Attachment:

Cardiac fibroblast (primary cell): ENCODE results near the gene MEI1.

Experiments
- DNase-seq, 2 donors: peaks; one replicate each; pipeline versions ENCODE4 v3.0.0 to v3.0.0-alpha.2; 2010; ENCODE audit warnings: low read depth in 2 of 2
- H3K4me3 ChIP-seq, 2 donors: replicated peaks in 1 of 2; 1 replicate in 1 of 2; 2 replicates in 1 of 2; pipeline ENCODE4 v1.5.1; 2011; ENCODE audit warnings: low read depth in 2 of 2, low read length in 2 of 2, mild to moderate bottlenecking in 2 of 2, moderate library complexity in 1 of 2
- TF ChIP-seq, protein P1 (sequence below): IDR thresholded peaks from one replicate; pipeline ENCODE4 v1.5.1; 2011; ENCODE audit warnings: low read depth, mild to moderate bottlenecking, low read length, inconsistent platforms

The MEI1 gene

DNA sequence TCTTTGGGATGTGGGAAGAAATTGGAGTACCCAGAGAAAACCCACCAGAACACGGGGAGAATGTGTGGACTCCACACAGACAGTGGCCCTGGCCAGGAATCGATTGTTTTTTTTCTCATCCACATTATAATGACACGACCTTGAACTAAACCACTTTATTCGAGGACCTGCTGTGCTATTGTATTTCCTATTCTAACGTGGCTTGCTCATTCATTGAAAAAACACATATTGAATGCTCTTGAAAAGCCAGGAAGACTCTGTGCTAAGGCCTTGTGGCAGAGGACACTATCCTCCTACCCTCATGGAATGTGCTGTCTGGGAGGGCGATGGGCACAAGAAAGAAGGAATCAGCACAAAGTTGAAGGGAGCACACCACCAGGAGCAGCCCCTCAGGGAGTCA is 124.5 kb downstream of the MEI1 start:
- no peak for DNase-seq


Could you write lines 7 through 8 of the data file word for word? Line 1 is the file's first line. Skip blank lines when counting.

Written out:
DNA sequence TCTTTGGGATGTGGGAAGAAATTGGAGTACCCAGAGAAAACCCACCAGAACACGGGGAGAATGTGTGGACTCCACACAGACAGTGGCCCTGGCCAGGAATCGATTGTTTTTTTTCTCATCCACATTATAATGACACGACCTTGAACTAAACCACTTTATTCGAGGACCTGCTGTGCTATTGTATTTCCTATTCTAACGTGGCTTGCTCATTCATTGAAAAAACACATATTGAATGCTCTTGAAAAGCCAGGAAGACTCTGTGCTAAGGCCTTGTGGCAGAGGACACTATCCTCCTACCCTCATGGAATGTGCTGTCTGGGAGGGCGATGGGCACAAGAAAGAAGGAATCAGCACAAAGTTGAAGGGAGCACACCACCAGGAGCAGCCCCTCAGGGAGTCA is 124.5 kb downstream of the MEI1 start:
- no peak for DNase-seq